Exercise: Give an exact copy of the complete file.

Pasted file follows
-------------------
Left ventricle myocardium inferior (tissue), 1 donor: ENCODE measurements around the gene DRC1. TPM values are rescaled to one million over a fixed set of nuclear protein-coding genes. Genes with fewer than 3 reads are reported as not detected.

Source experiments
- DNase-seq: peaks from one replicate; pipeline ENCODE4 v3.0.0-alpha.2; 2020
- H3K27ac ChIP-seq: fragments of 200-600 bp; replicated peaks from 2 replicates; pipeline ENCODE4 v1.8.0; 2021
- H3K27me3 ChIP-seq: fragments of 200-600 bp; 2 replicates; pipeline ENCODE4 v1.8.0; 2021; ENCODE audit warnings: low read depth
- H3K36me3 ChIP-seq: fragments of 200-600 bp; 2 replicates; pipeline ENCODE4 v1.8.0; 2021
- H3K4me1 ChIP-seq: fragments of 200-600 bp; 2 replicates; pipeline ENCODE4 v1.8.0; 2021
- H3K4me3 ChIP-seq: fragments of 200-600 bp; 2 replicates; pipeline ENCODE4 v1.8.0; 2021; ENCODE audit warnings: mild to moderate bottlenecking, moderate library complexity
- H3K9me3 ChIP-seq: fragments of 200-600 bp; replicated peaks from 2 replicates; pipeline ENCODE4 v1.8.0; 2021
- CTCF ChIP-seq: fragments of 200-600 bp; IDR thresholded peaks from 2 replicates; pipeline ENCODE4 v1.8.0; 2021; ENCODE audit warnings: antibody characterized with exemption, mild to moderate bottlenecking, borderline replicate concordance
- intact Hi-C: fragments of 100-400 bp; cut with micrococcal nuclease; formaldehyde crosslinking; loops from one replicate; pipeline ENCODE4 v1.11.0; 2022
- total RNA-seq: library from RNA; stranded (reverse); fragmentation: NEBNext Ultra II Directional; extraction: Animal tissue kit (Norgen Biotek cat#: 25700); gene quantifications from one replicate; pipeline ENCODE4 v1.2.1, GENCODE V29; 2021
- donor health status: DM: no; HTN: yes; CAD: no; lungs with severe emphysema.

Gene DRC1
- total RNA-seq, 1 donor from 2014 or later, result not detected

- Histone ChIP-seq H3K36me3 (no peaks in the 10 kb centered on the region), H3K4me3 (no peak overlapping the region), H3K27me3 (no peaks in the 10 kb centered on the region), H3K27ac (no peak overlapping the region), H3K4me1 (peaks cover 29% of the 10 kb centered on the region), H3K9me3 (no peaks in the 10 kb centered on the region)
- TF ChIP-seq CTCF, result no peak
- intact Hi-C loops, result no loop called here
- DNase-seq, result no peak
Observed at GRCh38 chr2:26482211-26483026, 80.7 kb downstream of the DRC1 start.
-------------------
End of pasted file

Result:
Left ventricle myocardium inferior (tissue), 1 donor: ENCODE measurements around the gene DRC1. TPM values are rescaled to one million over a fixed set of nuclear protein-coding genes. Genes with fewer than 3 reads are reported as not detected.

Source experiments
- DNase-seq: peaks from one replicate; pipeline ENCODE4 v3.0.0-alpha.2; 2020
- H3K27ac ChIP-seq: fragments of 200-600 bp; replicated peaks from 2 replicates; pipeline ENCODE4 v1.8.0; 2021
- H3K27me3 ChIP-seq: fragments of 200-600 bp; 2 replicates; pipeline ENCODE4 v1.8.0; 2021; ENCODE audit warnings: low read depth
- H3K36me3 ChIP-seq: fragments of 200-600 bp; 2 replicates; pipeline ENCODE4 v1.8.0; 2021
- H3K4me1 ChIP-seq: fragments of 200-600 bp; 2 replicates; pipeline ENCODE4 v1.8.0; 2021
- H3K4me3 ChIP-seq: fragments of 200-600 bp; 2 replicates; pipeline ENCODE4 v1.8.0; 2021; ENCODE audit warnings: mild to moderate bottlenecking, moderate library complexity
- H3K9me3 ChIP-seq: fragments of 200-600 bp; replicated peaks from 2 replicates; pipeline ENCODE4 v1.8.0; 2021
- CTCF ChIP-seq: fragments of 200-600 bp; IDR thresholded peaks from 2 replicates; pipeline ENCODE4 v1.8.0; 2021; ENCODE audit warnings: antibody characterized with exemption, mild to moderate bottlenecking, borderline replicate concordance
- intact Hi-C: fragments of 100-400 bp; cut with micrococcal nuclease; formaldehyde crosslinking; loops from one replicate; pipeline ENCODE4 v1.11.0; 2022
- total RNA-seq: library from RNA; stranded (reverse); fragmentation: NEBNext Ultra II Directional; extraction: Animal tissue kit (Norgen Biotek cat#: 25700); gene quantifications from one replicate; pipeline ENCODE4 v1.2.1, GENCODE V29; 2021
- donor health status: DM: no; HTN: yes; CAD: no; lungs with severe emphysema.

Gene DRC1
- total RNA-seq, 1 donor from 2014 or later, result not detected

- Histone ChIP-seq H3K36me3 (no peaks in the 10 kb centered on the region), H3K4me3 (no peak overlapping the region), H3K27me3 (no peaks in the 10 kb centered on the region), H3K27ac (no peak overlapping the region), H3K4me1 (peaks cover 29% of the 10 kb centered on the region), H3K9me3 (no peaks in the 10 kb centered on the region)
- TF ChIP-seq CTCF, result no peak
- intact Hi-C loops, result no loop called here
- DNase-seq, result no peak
Observed at GRCh38 chr2:26482211-26483026, 80.7 kb downstream of the DRC1 start.